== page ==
Leen Helmink Antique Maps

Northern China by van Keulen

Cartographer

van Keulen

Title

Paskaart van den vaarweg tusschen Formosa en Japan

Published

Amsterdam, 1753

Size

50.1 x 57.0 cms

Technique

Copper engraving

Stock number

17669

Condition

excellent

Price

$ 27500

Description

A highly important map, and one of the first accurate maps of these waters.

From an extremely rare sea atlas by Johannes (II) van Keulen, the Zee-Fakkel Part VI, issued in 1753, the so-called secret atlas of the Dutch East India Company, of this atlas only a few copies have survived.

For many regions in Asia and Africa, the printed maps from this atlas are the first, the best and the only accurate early maps.

These maps are never in the market, and they are beyond doubt the non plus ultra of printed maps of the East Indies and the Indian Ocean.

For two centuries, from 1602 to 1799, the Dutch East India Company (the VOC) ruled the waters of Asia and Africa. Accurate charting of these waters was essential for succesful and safe navigation.

The VOC had their own mapmaking office. During the first 150 years, only secret manuscript charts were used, to minimize the risk of spreading the knowledge to competitors. But from 1753 onwards, a printed atlas was used, the van Keulen Zee-Fakkel Part VI, with printed charts to navigate the waters from South Africa to Japan.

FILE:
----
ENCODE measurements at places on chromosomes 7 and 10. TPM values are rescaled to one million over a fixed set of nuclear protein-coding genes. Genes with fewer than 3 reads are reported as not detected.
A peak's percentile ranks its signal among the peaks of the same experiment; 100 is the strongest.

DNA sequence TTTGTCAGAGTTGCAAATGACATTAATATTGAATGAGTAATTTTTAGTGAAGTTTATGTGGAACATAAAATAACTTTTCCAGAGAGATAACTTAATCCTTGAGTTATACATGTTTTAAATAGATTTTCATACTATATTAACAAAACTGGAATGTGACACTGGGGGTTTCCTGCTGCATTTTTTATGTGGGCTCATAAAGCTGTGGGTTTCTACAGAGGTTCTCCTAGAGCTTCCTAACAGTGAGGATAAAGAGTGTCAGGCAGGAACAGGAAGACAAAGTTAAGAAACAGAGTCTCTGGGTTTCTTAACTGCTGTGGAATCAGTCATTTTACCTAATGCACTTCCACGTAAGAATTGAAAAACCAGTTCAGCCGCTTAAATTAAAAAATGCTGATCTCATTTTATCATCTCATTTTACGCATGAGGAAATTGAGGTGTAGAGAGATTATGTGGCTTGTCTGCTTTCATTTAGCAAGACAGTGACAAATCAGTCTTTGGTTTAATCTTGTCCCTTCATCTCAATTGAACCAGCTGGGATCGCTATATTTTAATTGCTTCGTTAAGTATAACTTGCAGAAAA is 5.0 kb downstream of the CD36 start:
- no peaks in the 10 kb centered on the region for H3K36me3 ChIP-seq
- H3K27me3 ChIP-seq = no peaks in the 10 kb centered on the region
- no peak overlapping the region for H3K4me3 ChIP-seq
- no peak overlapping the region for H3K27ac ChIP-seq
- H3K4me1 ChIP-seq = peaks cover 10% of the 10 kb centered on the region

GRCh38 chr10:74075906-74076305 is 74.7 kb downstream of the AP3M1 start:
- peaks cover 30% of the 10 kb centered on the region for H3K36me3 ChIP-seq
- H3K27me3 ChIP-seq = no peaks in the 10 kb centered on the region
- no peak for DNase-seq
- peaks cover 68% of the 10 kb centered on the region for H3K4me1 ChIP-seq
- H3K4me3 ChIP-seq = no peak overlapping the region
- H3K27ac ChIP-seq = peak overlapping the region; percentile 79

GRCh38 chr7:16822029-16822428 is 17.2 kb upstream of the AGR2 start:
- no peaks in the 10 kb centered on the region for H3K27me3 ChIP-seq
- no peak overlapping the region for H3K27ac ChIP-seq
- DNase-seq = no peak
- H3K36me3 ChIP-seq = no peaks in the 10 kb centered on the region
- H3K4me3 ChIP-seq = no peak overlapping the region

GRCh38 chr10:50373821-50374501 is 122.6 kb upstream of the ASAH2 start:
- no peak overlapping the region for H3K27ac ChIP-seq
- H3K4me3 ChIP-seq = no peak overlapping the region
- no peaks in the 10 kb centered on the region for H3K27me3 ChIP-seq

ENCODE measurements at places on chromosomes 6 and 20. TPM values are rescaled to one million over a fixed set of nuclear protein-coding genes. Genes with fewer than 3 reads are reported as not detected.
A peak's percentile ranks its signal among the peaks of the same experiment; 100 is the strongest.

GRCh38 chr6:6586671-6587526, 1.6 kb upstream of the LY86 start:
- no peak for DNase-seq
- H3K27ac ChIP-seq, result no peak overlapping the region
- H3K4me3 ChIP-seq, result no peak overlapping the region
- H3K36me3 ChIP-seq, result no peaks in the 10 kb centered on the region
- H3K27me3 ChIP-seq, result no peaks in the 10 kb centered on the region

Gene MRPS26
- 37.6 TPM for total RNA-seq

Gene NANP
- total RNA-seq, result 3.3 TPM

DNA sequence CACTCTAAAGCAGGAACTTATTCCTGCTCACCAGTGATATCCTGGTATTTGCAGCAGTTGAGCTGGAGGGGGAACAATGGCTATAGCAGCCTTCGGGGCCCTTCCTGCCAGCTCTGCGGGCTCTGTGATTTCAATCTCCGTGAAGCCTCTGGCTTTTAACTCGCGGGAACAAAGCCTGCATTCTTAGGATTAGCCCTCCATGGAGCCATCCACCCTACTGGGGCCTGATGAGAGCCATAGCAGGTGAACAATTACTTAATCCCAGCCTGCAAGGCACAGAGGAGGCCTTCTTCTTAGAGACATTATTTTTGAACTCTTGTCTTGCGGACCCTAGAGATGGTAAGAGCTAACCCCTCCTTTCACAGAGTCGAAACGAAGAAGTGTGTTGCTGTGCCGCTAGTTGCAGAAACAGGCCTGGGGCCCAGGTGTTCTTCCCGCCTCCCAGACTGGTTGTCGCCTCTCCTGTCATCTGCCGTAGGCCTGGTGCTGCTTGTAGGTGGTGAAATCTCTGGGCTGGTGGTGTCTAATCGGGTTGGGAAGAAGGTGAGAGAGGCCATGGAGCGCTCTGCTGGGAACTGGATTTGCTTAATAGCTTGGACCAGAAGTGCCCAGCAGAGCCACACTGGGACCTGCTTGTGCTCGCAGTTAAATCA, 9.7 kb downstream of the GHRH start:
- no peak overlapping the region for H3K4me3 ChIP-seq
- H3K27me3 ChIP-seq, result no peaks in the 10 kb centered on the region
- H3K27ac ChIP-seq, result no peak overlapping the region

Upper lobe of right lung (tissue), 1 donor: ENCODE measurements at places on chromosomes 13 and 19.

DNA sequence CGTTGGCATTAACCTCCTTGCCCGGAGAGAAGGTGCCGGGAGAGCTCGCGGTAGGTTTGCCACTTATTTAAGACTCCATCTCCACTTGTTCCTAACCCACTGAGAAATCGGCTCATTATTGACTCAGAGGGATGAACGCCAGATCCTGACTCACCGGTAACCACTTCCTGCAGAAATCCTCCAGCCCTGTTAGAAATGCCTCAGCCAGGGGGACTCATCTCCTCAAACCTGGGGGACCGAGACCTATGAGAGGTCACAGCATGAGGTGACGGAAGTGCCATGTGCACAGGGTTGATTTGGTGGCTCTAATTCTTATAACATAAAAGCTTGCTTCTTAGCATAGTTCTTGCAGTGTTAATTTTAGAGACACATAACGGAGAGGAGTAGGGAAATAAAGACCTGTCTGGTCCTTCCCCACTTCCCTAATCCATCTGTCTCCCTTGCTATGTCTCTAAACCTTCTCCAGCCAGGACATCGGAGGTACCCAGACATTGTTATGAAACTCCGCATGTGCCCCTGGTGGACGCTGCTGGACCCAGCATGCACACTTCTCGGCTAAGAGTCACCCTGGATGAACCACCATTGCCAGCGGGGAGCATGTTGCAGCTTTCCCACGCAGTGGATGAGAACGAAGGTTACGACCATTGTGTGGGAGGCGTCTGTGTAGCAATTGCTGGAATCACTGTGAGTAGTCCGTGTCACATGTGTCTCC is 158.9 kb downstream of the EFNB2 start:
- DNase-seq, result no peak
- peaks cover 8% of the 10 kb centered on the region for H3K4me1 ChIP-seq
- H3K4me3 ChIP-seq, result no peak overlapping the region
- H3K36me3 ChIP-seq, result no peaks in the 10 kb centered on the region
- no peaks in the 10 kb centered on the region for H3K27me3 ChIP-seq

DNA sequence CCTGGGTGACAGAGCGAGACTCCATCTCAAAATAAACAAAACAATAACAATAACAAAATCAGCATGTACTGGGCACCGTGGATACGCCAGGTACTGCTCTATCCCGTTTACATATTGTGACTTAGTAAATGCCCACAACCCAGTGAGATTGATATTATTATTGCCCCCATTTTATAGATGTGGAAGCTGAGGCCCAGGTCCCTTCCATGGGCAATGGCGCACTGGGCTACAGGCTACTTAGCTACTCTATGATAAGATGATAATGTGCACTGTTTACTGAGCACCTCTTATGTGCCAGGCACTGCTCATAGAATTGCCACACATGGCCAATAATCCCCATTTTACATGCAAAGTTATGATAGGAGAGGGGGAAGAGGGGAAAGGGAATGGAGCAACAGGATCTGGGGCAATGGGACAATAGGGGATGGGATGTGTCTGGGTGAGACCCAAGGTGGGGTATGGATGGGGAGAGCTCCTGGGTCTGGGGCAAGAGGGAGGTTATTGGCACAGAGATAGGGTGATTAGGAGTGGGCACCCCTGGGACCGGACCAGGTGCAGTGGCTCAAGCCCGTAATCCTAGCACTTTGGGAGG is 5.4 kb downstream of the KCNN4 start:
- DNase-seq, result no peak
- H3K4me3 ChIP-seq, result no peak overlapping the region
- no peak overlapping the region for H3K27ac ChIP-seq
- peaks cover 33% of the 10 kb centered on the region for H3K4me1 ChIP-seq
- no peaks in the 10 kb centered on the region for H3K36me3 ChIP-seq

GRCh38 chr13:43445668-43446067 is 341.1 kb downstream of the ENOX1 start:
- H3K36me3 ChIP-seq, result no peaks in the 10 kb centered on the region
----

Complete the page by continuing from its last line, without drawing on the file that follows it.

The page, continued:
There was a variety of reasons for printing the VOC maps:

First, in the course of 150 years the knowledge of these waters had leaked out to other European nations and secrecy was of less importance.

Second, printed maps were more accurate and less prone to errors than manuscript copies.

Third, loose maps were impractical and sometimes lost despite the strict
policies of use.

Fourth, in the course of 150 years the knowledge of these waters had leaked out to other European nations and secrecy was of less importance.

And last, but not least, printed maps were cheaper to (re-)produce than manuscript maps.

The atlas is known as the secret atlas of the East India company, because it was not sold to third parties and only used on board of VOC ships. For this reason it is extremely rare, and only few have survived. Further, the number if charts in the atlas is often limited because ships that did not sail to India / Ceylon or China / Formosa / Japan were given versions of the atlas that did not contain the charts of these areas, making many of the maps even rarer.